I wasn’t raised Jewish but I did marry a wonderful Jewish man. One of the big ways I try to connect to his Ashkenazi background is by exploring and reproducing the comfort foods that make him tick. (The day that my mother-in-law openly bragged about my kneidlach remains one of the proudest moments of my life.)
I’m also constantly looking forward to the next holiday, when I have an excuse to go a bit over the top or look for things that will really shine. Last year’s Rosh Hashanah found me rolling bits of chopped apples into my challah strands and macerating apricots overnight in honey and spices for my cake. Last Hannukah, I didn’t just make latkes, I made the applesauce from scratch.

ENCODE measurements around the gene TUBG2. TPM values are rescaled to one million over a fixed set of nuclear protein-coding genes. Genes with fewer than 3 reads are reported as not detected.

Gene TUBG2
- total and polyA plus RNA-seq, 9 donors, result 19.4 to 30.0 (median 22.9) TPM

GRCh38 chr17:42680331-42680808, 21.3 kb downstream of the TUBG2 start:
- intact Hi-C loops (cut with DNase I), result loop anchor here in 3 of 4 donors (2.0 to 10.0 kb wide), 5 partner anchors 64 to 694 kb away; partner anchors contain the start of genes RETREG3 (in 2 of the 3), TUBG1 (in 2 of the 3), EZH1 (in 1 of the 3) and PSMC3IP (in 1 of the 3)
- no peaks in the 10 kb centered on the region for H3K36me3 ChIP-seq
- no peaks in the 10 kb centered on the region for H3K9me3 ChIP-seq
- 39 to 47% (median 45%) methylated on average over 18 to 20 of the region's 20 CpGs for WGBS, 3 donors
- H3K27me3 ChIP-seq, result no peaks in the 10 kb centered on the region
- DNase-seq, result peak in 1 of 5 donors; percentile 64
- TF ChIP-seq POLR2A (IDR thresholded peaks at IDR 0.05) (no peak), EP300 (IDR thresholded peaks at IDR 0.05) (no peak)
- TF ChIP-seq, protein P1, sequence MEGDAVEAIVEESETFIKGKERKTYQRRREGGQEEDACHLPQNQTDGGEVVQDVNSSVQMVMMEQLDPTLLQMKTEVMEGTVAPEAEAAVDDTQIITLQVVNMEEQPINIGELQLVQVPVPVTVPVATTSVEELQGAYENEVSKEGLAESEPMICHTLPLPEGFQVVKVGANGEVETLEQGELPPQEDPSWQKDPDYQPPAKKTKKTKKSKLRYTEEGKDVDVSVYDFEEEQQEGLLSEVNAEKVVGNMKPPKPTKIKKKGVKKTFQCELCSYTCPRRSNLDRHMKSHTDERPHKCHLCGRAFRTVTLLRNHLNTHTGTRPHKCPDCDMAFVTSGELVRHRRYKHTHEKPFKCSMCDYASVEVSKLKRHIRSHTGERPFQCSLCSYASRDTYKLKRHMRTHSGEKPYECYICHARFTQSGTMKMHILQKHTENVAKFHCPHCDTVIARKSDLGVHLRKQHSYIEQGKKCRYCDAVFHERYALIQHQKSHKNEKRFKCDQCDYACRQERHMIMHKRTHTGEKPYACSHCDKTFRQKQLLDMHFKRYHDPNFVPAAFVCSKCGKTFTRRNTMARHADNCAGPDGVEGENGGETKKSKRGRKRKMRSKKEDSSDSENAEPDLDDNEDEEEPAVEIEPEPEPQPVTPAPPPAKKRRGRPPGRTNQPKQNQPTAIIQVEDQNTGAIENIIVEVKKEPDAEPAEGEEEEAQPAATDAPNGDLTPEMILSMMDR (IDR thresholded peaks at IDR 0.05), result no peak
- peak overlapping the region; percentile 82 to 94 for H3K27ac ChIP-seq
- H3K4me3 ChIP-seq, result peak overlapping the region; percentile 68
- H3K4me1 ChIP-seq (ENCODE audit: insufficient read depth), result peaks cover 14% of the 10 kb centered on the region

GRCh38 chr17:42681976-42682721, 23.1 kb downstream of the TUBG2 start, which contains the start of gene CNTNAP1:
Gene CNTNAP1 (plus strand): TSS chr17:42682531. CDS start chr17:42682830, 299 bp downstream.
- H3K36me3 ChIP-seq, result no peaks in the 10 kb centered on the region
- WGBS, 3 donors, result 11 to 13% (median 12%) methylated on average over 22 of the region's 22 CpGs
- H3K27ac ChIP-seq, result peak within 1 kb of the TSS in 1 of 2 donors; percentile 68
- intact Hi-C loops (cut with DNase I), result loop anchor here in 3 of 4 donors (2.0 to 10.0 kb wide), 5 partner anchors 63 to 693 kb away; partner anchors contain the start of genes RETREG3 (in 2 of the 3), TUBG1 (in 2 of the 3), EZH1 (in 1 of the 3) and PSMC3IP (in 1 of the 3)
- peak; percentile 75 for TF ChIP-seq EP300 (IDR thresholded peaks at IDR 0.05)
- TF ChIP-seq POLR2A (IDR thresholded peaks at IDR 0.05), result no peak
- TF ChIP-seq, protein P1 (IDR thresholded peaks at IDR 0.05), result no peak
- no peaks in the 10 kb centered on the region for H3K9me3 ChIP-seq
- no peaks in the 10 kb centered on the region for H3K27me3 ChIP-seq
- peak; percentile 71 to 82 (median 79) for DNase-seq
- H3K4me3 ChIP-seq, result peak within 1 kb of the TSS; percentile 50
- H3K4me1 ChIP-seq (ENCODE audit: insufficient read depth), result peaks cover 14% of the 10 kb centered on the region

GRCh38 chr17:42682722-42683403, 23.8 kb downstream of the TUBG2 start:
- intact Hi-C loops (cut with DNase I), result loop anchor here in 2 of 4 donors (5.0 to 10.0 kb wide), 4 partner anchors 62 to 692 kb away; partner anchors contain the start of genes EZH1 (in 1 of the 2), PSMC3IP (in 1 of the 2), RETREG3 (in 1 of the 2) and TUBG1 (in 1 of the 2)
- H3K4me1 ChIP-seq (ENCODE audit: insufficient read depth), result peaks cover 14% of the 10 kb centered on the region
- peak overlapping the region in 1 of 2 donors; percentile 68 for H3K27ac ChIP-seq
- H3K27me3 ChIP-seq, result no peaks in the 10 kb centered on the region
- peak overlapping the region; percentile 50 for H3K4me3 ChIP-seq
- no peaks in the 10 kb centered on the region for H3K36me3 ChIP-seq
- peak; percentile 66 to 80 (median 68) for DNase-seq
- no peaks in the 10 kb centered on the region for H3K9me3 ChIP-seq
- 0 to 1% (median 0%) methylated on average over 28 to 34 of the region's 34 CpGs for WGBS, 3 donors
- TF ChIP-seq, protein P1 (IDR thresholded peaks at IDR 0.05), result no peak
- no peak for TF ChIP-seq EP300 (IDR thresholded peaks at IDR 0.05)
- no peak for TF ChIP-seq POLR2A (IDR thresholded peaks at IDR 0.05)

The whole point of this introduction is to explain why at eight in the morning in the middle of August, I was sitting in my apartment, holding a fork and yelling “Shavuot!” at one of my cats.
I’d made a breakfast blueberry ricotta cake the night before and after my first bite I knew this was something that needed to be trotted out again for a special occasion. Smothered in fruit and half-melted cinnamon sugar, the cake itself is melt-in-your-mouth creamy and not too sweet. It’s also beautiful and deceptively simple to make, and as I discovered when doing some nutritional calculations, it’s not even a particularly unhealthy breakfast. (Well, it’s healthier than a stack of pancakes covered in maple syrup, anyway.)
I knew in a flash that I had found something that would be in good company with the blintzes and cheesecake of Shavuot, a light and fluffy sibling that would make a perfect start to the day.
I’d like to think that my cat agreed.
Clara Drew is executive assistant at the Forward. Contact her at firstname.lastname@example.org.